On Tuesday, California voters signed off on a ballot measure that will reform some of its criminal sentencing policies, including overturning a law that has led to the prosecution of thousands of youth in adult courts since 2003.
Voters in the state approved Proposition 57 by a wide margin — nearly 64 percent of all voters voted yes. The measure was drafted in part by California Gov. Jerry Brown, who also spent millions from his own war chest to support the effort.
The initiative has two components, one aimed at adults and the other at juvenile offenders. On the adult side, Prop. 57 will increase the number of nonviolent offenders eligible for parole and will incentivize early exit through credit for good behavior.
The ballot measure will also change the way youth are charged as adults, also known as direct file. A 2000 proposition allowed district attorneys to make the decision about whether to prosecute youth under the age of 18 in adult court, where they faced harsher sentences and fewer opportunities for rehabilitation. Prosecutors only had 48 hours after an arrest to make the decision about whether to direct file a youth.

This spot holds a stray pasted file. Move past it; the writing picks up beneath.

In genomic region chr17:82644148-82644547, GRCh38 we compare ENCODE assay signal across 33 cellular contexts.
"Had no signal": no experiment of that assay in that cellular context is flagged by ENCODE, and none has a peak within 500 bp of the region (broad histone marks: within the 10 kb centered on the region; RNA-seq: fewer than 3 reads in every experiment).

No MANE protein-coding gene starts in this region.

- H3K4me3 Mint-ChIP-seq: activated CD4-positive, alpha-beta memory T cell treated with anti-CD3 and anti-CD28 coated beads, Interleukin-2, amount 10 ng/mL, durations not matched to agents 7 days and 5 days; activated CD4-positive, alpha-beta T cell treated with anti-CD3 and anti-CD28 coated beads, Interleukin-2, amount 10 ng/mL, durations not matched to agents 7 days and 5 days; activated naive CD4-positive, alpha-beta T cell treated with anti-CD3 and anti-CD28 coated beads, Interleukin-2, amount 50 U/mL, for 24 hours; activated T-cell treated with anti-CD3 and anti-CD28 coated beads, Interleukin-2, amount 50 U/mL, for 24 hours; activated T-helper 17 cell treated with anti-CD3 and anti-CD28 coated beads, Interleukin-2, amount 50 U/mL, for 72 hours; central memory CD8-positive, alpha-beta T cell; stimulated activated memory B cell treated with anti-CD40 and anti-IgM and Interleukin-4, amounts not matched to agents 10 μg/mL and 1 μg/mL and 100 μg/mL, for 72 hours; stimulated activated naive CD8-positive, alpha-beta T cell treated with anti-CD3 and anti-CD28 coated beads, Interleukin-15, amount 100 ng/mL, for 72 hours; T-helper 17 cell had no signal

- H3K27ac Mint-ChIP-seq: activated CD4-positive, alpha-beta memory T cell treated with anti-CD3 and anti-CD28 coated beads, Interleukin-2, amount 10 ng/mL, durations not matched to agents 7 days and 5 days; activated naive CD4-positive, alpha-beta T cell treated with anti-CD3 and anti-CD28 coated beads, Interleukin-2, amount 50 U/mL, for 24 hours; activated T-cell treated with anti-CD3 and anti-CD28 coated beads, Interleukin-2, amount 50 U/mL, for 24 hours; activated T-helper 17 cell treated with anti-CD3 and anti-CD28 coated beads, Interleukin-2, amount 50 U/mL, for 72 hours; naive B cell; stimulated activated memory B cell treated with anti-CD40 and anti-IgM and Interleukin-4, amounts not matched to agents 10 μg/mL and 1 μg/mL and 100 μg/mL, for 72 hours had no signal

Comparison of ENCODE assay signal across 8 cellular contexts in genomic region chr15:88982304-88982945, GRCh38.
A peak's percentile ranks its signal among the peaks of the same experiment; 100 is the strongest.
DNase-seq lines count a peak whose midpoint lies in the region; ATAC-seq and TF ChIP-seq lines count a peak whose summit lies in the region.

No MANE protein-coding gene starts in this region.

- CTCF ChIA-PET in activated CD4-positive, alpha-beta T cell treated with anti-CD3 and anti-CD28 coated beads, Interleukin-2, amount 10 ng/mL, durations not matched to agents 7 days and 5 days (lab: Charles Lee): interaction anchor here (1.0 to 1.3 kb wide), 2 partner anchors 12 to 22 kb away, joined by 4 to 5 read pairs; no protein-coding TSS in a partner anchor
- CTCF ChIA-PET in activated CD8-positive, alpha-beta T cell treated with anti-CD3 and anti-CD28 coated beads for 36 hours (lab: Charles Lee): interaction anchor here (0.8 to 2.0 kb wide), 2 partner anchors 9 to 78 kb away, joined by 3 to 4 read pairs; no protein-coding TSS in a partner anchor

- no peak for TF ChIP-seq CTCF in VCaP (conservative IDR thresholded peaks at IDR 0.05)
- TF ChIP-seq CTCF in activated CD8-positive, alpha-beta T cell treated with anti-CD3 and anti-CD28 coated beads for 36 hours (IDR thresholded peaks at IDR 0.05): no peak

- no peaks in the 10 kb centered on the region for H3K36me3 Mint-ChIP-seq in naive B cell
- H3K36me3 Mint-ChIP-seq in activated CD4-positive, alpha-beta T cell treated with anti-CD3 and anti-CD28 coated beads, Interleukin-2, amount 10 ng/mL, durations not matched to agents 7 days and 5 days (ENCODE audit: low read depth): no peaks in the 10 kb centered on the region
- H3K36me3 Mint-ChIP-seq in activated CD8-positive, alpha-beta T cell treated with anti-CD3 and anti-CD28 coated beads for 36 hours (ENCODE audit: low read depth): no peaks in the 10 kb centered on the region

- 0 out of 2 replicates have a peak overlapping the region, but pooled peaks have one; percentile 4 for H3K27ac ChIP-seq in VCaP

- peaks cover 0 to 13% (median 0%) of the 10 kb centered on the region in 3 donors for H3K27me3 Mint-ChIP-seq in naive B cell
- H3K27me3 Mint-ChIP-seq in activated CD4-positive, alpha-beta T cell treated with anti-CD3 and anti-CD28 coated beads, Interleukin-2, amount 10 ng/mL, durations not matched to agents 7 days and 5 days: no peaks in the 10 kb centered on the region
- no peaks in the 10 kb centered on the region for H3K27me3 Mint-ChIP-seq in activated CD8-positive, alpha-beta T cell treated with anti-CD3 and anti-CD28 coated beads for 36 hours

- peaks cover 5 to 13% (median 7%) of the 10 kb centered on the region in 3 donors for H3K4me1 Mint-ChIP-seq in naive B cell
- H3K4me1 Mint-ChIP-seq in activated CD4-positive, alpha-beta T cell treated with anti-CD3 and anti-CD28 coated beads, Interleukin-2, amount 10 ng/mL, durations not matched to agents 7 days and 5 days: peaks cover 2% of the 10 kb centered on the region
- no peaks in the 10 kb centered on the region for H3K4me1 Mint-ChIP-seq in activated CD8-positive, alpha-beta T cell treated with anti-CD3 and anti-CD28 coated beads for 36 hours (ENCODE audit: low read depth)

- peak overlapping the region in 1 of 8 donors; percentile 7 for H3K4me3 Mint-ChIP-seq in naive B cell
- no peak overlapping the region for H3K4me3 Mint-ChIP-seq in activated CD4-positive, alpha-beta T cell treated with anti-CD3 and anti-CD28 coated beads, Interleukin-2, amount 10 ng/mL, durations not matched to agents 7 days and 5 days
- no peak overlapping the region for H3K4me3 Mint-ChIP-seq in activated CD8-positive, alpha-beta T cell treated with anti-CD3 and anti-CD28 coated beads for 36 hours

The passage of Prop. 57 will return the decision about whether to charge juvenile offenders as adults for certain crimes to judges. Advocates believe that judges are better suited to take into consideration the circumstances surrounding youths in court.
Recent reports from the W. Haywood Burns Institute, the Center on Juvenile and Criminal Justice and the National Center for Youth Law highlighted disparities in the way that direct file was used across the state, including a widening gap for African Americans. More than 11 black youth were charged in adult court for every one white juvenile.
In 2014, 80 percent of youth direct filed to adult court were sent there by prosecutors.
Nationally, 14 other states currently allow prosecutors to decide whether a juvenile’s case can be tried in adult courts. A growing consensus posits that the incarceration of juvenile offenders in adult settings is not beneficial for youth or for the likelihood of these youth to reoffend.
Meanwhile, public opinions polls like the Field Poll in California and a survey sponsored by the James Madison Institute and the Charles Koch Institute have found declining support for more punitive youth incarceration practices.